Your spouse has rights to your home, even if you owned it before you were married. If you go to refinance that property, you need to add your spouse to the mortgage, even if he or she is unemployed. If your spouse isn't working, you have to qualify based solely on your income, but you are both liable for the loan.
When you add a nonworking spouse to a mortgage as co-borrower, she becomes equally liable for the repayment, regardless of lack of revenue. You will have to qualify based on your income alone, but your spouse can still sign with you. The issue for your spouse as co-borrower is that any non-payment reported to the credit bureaus will affect her credit as well as yours.
Another way to add a spouse to a mortgage is through a guaranty. Since this means that your spouse agrees to pay the mortgage in the event you can’t, it is extremely rare for a non-working spouse to guaranty the loan. The only way a lender will accept a guarantor with no income is if she has significant liquid assets – that is, assets that can be easily converted to cash to pay the loan. Delinquency does not show on a guarantor’s credit report, but the lender can take legal action against her unless she steps in when you don’t pay.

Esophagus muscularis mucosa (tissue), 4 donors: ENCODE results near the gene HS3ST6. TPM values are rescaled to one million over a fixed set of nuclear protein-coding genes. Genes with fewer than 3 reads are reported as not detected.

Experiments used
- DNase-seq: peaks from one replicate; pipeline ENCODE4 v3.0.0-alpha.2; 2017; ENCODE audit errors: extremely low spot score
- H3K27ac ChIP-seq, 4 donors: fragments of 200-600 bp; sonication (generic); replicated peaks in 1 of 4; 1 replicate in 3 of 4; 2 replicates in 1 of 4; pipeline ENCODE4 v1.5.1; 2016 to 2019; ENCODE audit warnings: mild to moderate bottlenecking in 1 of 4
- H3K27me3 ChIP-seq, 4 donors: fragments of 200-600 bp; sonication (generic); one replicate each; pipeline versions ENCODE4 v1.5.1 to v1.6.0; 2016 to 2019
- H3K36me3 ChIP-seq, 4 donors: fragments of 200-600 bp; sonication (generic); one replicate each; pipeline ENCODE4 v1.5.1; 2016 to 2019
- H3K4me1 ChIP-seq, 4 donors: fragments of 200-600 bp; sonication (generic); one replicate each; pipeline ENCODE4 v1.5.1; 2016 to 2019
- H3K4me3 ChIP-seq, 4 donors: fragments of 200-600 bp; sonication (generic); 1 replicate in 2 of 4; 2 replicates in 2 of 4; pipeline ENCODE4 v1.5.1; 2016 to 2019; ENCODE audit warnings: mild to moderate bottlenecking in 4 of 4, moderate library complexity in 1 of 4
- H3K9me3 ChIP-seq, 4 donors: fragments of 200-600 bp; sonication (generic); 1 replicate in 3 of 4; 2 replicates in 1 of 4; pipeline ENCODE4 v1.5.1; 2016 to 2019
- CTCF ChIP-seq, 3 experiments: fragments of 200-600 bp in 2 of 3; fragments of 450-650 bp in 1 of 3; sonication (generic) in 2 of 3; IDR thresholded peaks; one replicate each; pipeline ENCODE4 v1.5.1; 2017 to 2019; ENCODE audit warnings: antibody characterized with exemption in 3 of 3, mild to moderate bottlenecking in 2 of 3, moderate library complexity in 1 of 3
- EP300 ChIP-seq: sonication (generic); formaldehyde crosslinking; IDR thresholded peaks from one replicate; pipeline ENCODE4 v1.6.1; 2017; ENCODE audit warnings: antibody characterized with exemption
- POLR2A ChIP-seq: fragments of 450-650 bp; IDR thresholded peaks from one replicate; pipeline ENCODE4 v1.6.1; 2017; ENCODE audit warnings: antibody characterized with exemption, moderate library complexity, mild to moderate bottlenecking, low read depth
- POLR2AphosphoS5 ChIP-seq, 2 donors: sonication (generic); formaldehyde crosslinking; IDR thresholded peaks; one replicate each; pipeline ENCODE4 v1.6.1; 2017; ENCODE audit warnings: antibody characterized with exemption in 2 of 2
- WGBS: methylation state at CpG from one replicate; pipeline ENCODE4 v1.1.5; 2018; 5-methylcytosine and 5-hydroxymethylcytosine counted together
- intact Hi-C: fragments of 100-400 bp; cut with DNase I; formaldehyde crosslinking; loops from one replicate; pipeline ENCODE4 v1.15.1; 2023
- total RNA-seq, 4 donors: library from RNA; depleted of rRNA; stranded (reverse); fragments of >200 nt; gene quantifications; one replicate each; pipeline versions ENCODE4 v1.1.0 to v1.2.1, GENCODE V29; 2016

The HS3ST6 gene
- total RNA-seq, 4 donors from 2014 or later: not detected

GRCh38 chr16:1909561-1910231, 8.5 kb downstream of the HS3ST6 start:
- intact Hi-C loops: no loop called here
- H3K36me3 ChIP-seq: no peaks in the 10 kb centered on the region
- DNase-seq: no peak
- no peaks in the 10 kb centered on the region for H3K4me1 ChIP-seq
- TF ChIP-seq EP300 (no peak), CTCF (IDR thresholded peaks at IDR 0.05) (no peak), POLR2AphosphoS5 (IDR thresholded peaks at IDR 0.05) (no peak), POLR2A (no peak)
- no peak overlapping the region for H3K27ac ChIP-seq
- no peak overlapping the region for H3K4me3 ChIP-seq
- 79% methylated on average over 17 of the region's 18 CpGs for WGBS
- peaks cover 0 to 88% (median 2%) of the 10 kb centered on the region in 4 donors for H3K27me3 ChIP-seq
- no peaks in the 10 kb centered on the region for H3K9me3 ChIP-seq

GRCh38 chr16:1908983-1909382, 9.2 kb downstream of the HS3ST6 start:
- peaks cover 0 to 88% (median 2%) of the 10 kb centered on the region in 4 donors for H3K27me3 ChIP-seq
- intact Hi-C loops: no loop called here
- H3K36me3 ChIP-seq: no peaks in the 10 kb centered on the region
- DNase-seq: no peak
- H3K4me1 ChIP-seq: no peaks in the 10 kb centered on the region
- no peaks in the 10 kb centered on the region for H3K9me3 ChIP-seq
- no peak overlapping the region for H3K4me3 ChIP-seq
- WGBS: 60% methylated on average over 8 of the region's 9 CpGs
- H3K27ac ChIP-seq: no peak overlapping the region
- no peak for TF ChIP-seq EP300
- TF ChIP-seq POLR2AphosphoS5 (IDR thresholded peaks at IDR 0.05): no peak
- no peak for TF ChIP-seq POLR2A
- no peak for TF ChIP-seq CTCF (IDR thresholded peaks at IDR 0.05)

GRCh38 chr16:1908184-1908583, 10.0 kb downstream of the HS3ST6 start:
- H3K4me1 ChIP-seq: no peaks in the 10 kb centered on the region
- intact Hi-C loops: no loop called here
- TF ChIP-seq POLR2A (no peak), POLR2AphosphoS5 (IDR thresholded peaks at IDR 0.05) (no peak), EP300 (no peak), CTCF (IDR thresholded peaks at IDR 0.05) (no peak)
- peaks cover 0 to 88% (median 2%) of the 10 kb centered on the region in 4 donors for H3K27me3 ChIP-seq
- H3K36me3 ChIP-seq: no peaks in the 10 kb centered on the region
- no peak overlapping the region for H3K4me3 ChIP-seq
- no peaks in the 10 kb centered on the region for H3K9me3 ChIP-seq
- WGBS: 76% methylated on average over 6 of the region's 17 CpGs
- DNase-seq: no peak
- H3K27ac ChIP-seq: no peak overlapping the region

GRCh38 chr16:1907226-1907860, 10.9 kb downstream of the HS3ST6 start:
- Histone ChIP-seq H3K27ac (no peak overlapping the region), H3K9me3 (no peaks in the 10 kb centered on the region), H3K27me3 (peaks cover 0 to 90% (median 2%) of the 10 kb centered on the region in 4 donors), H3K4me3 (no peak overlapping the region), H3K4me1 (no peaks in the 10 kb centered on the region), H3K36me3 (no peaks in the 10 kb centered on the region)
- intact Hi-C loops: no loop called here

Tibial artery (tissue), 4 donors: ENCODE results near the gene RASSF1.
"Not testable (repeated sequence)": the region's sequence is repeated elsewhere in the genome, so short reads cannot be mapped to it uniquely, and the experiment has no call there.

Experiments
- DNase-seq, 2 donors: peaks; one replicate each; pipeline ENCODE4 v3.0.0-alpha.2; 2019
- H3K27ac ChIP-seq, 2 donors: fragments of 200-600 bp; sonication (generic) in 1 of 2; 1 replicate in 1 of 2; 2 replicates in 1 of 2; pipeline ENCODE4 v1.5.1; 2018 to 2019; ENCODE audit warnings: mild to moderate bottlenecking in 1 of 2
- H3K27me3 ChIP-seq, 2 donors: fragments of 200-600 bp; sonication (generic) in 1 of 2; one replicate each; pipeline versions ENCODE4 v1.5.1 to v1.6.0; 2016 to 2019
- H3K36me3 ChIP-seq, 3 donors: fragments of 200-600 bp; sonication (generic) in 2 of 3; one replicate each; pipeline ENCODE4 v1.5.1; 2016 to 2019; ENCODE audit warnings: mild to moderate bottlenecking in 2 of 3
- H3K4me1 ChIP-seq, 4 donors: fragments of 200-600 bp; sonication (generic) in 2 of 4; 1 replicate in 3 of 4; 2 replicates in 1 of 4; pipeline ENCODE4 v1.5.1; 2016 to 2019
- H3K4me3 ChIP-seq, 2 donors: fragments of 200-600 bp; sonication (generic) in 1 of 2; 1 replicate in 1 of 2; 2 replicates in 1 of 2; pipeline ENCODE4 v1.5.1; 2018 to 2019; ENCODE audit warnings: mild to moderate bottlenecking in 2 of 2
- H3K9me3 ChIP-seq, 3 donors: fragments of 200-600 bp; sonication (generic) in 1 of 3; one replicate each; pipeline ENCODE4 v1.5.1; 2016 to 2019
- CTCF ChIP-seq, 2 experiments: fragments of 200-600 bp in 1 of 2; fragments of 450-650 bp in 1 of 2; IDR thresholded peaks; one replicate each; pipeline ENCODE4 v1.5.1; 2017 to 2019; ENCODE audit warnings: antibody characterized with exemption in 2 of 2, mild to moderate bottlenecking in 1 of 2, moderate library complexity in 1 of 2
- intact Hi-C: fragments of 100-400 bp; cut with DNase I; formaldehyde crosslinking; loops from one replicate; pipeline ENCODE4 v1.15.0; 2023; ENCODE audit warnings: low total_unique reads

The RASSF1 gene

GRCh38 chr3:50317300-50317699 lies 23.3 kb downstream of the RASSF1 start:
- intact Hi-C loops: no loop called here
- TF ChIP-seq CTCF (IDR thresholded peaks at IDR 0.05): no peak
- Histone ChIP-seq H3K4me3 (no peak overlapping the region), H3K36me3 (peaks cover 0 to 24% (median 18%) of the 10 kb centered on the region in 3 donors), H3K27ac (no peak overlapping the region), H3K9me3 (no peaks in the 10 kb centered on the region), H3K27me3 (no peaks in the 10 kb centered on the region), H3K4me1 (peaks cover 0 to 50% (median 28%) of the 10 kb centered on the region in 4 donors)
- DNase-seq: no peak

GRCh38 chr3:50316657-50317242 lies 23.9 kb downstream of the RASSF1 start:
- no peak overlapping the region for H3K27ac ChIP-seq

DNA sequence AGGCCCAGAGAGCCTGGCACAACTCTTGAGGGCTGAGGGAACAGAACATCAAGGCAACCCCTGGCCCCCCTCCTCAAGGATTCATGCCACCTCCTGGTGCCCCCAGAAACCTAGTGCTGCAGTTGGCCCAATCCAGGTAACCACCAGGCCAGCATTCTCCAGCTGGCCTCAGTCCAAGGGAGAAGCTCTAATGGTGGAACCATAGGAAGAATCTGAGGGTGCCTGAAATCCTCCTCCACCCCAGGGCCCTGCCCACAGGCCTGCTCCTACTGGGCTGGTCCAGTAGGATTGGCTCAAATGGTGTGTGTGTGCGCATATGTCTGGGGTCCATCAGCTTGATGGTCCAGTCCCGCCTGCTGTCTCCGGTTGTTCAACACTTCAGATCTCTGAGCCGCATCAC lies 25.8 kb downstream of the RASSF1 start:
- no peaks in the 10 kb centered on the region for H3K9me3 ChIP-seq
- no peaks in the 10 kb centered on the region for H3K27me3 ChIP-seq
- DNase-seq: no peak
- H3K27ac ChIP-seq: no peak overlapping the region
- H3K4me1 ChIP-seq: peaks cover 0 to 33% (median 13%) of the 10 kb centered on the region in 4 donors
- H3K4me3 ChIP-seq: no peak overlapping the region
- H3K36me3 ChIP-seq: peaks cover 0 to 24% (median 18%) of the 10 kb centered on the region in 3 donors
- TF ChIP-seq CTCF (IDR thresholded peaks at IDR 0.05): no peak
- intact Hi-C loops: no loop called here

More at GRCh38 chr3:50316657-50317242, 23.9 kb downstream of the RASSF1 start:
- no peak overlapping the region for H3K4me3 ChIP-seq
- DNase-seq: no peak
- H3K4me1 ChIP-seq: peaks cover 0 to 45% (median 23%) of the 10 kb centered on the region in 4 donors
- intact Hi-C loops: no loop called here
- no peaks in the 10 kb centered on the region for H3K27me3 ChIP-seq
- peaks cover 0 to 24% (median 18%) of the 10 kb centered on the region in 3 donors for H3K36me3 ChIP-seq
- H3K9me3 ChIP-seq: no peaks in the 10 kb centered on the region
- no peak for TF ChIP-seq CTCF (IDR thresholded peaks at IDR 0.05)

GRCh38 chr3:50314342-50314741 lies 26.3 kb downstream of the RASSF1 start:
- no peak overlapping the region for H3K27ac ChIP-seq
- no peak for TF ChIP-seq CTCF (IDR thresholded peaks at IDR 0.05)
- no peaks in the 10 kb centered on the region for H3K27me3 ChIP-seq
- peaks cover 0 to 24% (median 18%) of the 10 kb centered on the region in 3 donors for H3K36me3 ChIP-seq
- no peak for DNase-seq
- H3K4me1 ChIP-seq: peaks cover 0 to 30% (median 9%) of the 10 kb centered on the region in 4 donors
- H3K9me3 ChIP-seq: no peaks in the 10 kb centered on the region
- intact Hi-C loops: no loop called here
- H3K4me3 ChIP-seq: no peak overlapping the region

A non-working spouse doesn’t necessarily have to be liable for the loan. She does, however, have to pledge her portion of the collateral, because she has an ownership interest in the home. The process where a non-borrower pledges collateral to secure a borrower’s obligations is known as hypothecation. This means that she agrees to offer her collateral to secure the loan -- that is, she will allow the home to be foreclosed upon, if it comes to that -- even though she is not directly liable for the loan.
When you add your spouse to a mortgage as a co-borrower, she will need to sign a complete set of loan documents, especially a promissory note and mortgage. If you add her as a guarantor, she will execute a guaranty agreement. If she hypothecates the mortgage, she will sign the mortgage document which will contain a clause with language similar to, “Jane Doe hereby pledges the collateral at 123 Main Street, Anytown, USA to secure the $200,000 mortgage note to John Doe dated March 1, 2013.” If she is not on the deed, the lender will require her to sign a spousal consent form indicating that she is aware of and consents to the lien being recorded against her marital residence.
Carl Carabelli has been writing in various capacities for more than 15 years. He has utilized his creative writing skills to enhance his other ventures such as financial analysis, copywriting and contributing various articles and opinion pieces. Carabelli earned a bachelor's degree in communications from Seton Hall and has worked in banking, notably commercial lending, since 2001.